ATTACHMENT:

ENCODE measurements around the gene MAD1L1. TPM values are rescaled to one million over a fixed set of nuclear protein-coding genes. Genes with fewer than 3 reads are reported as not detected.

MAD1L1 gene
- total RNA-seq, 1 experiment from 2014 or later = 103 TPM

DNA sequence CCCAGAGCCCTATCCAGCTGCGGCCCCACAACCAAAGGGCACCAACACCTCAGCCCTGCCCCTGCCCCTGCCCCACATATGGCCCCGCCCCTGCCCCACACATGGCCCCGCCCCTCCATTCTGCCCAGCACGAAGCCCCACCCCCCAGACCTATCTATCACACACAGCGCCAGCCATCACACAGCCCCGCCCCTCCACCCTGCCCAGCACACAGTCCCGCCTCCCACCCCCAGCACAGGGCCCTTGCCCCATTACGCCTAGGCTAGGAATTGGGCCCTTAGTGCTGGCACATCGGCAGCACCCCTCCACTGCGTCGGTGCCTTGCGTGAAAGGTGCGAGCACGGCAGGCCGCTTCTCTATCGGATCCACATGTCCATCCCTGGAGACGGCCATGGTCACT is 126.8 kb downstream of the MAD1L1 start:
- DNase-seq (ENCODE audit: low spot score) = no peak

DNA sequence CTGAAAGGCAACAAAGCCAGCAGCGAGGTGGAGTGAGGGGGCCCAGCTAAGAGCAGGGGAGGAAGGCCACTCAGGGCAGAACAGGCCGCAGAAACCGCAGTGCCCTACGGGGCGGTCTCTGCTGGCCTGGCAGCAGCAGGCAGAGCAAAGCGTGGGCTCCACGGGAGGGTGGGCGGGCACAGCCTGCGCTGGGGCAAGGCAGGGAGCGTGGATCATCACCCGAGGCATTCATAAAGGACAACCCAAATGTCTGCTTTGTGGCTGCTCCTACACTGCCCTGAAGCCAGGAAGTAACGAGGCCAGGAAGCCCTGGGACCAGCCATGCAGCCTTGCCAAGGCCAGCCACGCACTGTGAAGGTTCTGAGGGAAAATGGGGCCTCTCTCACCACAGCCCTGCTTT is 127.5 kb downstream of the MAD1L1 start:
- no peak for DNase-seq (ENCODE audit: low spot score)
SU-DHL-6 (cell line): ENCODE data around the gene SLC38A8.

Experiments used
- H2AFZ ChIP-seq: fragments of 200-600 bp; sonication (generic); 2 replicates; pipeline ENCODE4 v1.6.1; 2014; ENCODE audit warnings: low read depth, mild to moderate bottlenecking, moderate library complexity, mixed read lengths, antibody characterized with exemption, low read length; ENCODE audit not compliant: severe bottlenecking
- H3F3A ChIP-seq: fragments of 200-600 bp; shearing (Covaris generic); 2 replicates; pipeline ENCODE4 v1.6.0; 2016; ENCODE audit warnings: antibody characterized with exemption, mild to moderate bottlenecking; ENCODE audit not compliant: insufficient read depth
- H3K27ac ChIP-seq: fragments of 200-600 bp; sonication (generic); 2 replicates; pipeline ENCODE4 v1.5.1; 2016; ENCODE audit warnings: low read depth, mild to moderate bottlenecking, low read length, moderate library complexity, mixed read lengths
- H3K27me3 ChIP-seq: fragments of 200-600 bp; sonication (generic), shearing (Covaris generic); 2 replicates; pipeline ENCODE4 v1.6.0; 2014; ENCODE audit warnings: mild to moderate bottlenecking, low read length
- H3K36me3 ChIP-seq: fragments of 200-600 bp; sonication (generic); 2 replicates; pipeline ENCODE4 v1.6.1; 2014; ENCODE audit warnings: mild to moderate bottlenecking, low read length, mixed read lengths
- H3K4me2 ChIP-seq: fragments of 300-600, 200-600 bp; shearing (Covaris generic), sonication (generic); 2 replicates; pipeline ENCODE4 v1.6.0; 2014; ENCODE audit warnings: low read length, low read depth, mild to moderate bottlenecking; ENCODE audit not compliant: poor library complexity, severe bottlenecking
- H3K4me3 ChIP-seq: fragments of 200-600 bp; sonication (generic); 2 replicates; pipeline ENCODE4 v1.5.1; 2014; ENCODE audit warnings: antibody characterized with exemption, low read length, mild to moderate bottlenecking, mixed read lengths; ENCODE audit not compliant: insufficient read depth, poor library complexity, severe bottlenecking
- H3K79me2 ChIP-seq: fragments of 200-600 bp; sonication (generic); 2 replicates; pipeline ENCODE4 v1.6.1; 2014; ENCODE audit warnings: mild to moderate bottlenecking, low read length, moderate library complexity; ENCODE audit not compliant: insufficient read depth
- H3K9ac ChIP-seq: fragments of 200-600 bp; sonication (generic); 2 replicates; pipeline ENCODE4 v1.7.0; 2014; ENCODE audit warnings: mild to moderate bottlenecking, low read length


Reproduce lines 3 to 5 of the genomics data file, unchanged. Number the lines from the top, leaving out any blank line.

- total RNA-seq, 1 experiment from 2014 or later = 103 TPM

DNA sequence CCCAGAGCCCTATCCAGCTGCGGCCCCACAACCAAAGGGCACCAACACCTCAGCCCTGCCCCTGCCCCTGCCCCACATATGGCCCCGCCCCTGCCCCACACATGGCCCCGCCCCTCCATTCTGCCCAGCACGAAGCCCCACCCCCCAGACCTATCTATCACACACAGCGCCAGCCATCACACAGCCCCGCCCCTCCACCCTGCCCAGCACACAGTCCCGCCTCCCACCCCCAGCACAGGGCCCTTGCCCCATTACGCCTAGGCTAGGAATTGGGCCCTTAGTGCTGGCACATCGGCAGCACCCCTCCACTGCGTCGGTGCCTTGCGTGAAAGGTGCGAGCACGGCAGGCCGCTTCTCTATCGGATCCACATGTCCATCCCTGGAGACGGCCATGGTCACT is 126.8 kb downstream of the MAD1L1 start:
- DNase-seq (ENCODE audit: low spot score) = no peak